Landlords and letting agents are in the front line of those bearing the financial brunt of the cost of tackling the coronavirus pandemic from the Budget 2021.
In his Budget 2021 statement to MPS, Chancellor Rishi Sunak raised Corporation Tax – the tax companies pay on profits.
The rate rise is worrying for thousands of landlords across the south of England.
Companies House list nearly 230,000 buy to let companies – with a third based in London and half in the capital and the south east.
From April 1, 2023, Corporation Tax goes up from 19% to 25%.
Many landlords sheltered their properties in companies the scrapping of mortgage interest relief for higher rate taxpayers.
No tax haven for landlords
They thought they were safe only to realise they may have jumped from the frying pan into the fire.
The new Corporation Tax will work like this:
- Companies reporting profits below £50,000 a year will qualify for Small Companies Relief that sets tax at 19% – the standard rate of CT
- Those with profits between £50,000 and £250,000 will pay the tapered discount rate of between 19% and 25%
- Profits over £250,000 mean the company will pay the full rate of CT (25%)
“To balance the need to raise revenue with the objective of having an internationally competitive tax system, the rate of Corporation Tax will increase to 25%, which will remain the lowest rate in the G7,” said a Treasury spokesman.
“To support the recovery, the increase will not take effect until 2023. Businesses with profits of £50,000 or less, around 70% of actively trading companies, will continue to be taxed at 19%.
“A tapered rate will also be introduced for profits above £50,000, so that only businesses with profits of £250,000 or greater will be taxed at the full 25% rate.”
Five year freeze for personal taxes
To pile the pressure on landlords, the Chancellor has also frozen personal taxes at their current rates for five years.
Although the income tax personal allowance and higher rate threshold will rise slightly next year, all the major personal taxes will settle at their current level until April 2026.
The personal income tax allowance increases £70 to £12,570 a year – the amount everyone can earn tax free.
The level taxpayers start paying at the higher rate rises slightly to £50,570 a year.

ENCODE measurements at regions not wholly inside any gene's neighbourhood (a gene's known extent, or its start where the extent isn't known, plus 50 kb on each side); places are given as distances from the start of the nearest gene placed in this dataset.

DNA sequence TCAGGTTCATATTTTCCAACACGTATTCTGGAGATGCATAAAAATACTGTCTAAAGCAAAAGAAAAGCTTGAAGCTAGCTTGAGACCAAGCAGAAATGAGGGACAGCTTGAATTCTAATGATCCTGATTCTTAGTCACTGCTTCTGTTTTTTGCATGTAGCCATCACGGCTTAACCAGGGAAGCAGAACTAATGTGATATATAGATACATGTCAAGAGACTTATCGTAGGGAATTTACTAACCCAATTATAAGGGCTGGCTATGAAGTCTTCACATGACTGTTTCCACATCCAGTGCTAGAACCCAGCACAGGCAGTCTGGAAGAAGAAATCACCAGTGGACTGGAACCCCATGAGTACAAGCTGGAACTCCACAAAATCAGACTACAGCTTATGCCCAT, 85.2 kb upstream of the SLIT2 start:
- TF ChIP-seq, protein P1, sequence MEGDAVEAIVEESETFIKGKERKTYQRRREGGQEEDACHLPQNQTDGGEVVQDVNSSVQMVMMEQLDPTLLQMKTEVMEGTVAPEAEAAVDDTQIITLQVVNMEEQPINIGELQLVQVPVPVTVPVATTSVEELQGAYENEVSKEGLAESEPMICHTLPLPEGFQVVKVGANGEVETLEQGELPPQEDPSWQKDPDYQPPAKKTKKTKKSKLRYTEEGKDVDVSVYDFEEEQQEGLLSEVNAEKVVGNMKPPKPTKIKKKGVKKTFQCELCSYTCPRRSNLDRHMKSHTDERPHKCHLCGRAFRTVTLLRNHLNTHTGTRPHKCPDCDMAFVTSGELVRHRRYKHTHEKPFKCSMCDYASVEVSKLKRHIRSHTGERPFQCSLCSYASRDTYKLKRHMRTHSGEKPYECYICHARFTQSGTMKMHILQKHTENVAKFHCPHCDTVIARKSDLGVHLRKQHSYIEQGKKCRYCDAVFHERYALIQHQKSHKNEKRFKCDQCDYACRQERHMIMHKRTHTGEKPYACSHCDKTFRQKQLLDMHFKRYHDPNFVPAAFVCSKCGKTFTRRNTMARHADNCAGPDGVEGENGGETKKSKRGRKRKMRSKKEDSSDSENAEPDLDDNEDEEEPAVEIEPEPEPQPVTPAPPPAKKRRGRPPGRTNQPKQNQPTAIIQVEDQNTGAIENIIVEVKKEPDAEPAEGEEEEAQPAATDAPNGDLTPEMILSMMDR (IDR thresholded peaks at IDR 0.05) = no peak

Inheritance Tax and Capital Gains Tax rates, reliefs and allowances remain at the same level until April 2026.
Rates breather for holiday lets
Holiday cottages and flats gain some extra relief as the Chancellor extends the business rates holiday for a further three months – to the end of June.
From July 1 to March 31, 2022, the relief is reduced to 66%. Special rules apply to properties with a rateable value of more than £12,000.
Stamp duty holiday extended
The stamp duty holiday will last another three months for home buyers in England.
Buyers will pay no stamp duty on a home worth up to £500,000 until June 30.
Between July 1 and September 30, the relief drops to no stamp duty on homes worth £250,000.
From October 1, the threshold is sliced in half again to £125,000.
The higher rate surcharge for additional properties remains the same – an extra 3% on buy to let or holiday let purchases for landlords.
Help with deposits for buyers
Home buyers who can’t find a house because they cannot raise a deposit have won support from the government.
Chancellor Rishi Sunak confirmed cash help with the mortgage guarantee scheme is available until the end of the year (December 31).
The deal for home buyers – including movers – is the government will underwrite a 5% deposit worth up to £30,000 on a £600,000 property.
“We want Generation Rent to turn into Generation Buy,” said Mr Sunak.
What the critics say about Budget 2021
Opposition leader Sir Keir Starmer signalled Labour will support the proposed Corporation Tax increase
Briefing notes appear to instruct Labour MPs to oppose instant tax rises – including a much-discussed increase in capital gains tax that failed to make the final Budget 2021 statement.
“The IMF and the OECD have said now isn’t the time for tax rises. We’re in the middle of a once-in-300-year crisis. Our economy is still shut. Our businesses are on life support,” said Starmer.
“So it’s right that corporation tax isn’t rising this year or next. Of course in the long run corporation tax should go up. The decade-long corporation tax experiment by this government has failed.”
Policy and campaigns manager at the Association of Residential Letting Agents (ARLA) Timothy Douglas said: “Extending the increase to the Universal Credit Standard Allowance and the furlough scheme until September will help tenants plan ahead but much more is required to avoid a mounting crisis in the private rented sector.
“As the impact of COVID continues to bite and unemployment rates rise, we are increasingly concerned about how tenants will avoid future rent arrears and landlords will remain incentivised to stay in the rental market. There is a real need for the UK Government to ensure a wider package of measures to help tenants and landlords keep the rent flowing.”